Hope has great therapeutic potential. It can help uplift our lives in difficult moments. Don’t let yourself or others tell you that you can no longer be hopeful when your death is imminent. It is important to make each day count. Here are some things for which you may remain hopeful:

  • That someone will (continue to) love and care for you.
  • That you can have your favorite food for dinner tonight.
  • To be able to see a favorite relative one more time, or possibly a person from whom you have been estranged for many years.
  • To live as long as you can or until a special birthday, anniversary, holiday or the birth of a new grandchild.
  • An outcome grounded in your spiritual or religious convictions.
  • A cure for your disease or illness, providing a better situation for your children or grandchildren.
  • To be more comfortable or less distressed as you continue your journey.
  • What are you hopeful for today?

Keep in mind that it is perfectly appropriate for you to hold onto many hopes at the same time, not all of which need be completely consistent. Acknowledging the imminence of your own death does not preclude hoping for something important to you in the future.

Time to Let Go image

Time to let go

Family members are often advised that a time might come when their loved one needs to end the struggle to hang on to life and seek relief in death. If that is true, then it is also true that dying persons may sometimes need to help those who want to hold onto them or who cannot bear the thought of their absence to recognize that the time has come, and it is now OK for them to let go.

When it is your time, you can let others know that is the case. In this way, you can teach family members and professional care providers about your needs and your tasks. And you can help them learn about their own mortality so they can live richer lives and face their own deaths more courageously when their time comes.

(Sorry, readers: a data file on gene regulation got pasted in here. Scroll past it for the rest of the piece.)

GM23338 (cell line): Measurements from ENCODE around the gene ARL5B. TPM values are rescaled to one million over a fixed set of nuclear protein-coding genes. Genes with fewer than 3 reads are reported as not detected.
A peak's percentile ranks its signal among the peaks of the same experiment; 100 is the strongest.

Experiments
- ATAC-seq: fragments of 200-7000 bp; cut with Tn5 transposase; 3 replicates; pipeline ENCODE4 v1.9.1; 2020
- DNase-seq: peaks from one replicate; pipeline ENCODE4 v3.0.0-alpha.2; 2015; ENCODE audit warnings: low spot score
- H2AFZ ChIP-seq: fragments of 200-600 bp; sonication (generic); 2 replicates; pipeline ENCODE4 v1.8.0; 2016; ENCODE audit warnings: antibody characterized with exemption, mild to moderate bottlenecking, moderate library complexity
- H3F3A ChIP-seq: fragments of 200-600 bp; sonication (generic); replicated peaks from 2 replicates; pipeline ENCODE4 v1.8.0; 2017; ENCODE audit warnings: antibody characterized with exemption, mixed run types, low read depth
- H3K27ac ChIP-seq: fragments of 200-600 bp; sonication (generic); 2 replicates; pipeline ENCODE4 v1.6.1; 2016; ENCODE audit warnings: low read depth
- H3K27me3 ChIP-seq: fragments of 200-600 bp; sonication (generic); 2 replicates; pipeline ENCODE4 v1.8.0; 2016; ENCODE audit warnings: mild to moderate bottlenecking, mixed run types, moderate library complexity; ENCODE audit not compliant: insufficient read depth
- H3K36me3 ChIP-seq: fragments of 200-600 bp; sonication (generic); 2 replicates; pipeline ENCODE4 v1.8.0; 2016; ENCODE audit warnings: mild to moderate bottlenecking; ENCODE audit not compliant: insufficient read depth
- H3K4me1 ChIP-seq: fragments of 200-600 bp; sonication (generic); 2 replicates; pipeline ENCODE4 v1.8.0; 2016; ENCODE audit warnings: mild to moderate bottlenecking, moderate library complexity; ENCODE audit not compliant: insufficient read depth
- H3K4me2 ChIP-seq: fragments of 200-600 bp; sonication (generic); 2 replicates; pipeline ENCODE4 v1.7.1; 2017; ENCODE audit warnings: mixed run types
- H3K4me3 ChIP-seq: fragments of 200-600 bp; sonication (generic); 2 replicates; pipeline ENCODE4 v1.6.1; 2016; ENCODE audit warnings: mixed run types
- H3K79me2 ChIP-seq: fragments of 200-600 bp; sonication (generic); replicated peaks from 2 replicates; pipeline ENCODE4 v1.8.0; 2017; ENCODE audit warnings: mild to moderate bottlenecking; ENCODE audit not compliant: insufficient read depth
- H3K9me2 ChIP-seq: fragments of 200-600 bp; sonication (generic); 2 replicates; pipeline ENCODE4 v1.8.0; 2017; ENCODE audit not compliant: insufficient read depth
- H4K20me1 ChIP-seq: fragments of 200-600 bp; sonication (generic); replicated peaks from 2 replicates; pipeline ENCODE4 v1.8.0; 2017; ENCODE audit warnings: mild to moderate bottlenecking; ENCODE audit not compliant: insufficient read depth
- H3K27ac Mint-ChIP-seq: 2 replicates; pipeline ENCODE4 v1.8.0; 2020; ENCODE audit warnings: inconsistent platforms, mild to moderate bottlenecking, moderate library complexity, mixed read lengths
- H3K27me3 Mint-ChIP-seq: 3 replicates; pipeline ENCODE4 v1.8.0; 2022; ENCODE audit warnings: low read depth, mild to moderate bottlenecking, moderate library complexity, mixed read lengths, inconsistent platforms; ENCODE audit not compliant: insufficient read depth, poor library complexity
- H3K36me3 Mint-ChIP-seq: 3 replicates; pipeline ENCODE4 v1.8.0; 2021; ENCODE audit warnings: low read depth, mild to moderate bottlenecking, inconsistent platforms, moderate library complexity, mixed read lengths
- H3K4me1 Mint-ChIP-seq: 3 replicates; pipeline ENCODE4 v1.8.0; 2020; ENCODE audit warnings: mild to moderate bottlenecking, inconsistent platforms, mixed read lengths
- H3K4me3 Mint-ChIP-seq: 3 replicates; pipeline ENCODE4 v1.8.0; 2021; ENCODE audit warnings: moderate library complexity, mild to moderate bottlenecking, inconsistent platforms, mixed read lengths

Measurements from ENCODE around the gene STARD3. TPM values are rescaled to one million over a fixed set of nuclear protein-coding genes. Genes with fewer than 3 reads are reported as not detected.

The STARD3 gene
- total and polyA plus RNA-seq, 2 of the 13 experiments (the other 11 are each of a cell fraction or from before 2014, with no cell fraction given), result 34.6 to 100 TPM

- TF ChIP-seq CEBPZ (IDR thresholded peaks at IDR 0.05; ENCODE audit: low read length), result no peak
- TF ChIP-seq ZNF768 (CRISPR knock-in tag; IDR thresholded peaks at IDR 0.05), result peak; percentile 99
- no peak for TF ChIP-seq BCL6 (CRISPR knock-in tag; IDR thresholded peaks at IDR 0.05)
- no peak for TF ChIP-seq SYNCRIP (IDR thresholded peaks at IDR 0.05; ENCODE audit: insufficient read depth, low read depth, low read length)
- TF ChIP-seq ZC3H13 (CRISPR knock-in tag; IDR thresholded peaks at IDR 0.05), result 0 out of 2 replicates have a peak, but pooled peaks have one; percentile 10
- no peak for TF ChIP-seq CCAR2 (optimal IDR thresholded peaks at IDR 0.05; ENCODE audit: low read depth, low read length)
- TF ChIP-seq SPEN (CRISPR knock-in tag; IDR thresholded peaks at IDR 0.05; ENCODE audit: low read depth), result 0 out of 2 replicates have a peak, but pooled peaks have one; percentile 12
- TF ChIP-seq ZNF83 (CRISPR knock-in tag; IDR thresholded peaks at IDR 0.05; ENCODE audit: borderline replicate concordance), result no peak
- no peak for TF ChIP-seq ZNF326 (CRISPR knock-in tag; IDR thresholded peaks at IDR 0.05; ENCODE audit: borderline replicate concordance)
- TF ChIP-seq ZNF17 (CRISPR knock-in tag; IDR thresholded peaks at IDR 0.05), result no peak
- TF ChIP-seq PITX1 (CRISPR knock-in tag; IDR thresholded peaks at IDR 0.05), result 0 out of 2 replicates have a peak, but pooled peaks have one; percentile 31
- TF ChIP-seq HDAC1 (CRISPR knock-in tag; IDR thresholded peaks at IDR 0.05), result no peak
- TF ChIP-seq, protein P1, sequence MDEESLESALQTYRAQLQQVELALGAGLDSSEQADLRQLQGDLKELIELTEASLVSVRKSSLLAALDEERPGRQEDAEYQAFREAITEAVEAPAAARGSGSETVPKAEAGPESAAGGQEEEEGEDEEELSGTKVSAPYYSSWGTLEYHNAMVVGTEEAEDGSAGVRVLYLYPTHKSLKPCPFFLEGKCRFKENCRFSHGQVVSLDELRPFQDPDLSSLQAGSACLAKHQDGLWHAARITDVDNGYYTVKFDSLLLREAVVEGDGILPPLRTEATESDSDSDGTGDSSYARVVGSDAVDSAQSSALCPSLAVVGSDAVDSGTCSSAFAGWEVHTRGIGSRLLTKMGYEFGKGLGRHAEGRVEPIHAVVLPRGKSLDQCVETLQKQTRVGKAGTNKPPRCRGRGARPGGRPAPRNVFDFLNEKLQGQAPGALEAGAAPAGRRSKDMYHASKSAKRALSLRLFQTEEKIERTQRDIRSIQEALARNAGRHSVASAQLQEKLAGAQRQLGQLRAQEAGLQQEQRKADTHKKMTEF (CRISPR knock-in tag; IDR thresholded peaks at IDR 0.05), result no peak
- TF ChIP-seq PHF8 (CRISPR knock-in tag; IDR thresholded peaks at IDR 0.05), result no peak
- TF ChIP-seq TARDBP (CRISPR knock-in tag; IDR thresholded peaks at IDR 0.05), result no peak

This permission-giving and these parting words all have to do with expressions of concern for others and attempting to make the bereavement and the ongoing lives of those you love easier. They are efforts to assist your survivors-to-be not only to survive your death but also to survive and cope effectively with the loss and grief they will inevitably experience after your death.

Having plans in order means gaining peace of mind. Contact us to get your free Personal Planning Guide.

Making end-of-life arrangements in advance

One important way you can give yourself and your loved ones peace of mind is by making funeral or cremation plans before they’re needed. End-of-life arrangements are among the biggest practical and financial burdens that surround a death. They involve a lot of decisions and can come with unexpected expenses, which can be especially hard to deal with after a death.

Pre-planning can give you the assurance that your loved ones won’t have to worry about what you would have wanted or how they will pay. What's more, Dignity Memorial® planning professionals understand the complex emotions you may be feeling around your own death and are always ready to guide you. 

This article was written by Charles A. Corr, Ph.D., CT, and Dona M. Corr, RN, MS in Nursing. Charles A. Corr, PhD, CT, is professor emeritus, Southern Illinois University Edwardsville, and a member of the board of directors of The Hospice Institute of the Florida Suncoast. Donna M. Corr, RN, MS in Nursing, is a former professor of nursing, St. Louis Community College at Forest Park. Chuck and Donna have been teaching in the field of death, dying and bereavement for over 30 years.

They are both long-term members of the International Work Group on Death, Dying, and Bereavement, where Chuck was chairperson from 1989-1993. Between them, the Corrs’ publications include more than 30 books and booklets, as well as over 100 articles and chapters, including the 6th edition of Death and Dying, Life and Living (Belmont, CA: Wadsworth Cengage Learning, 2009), co-authored with Clyde M. Nabe.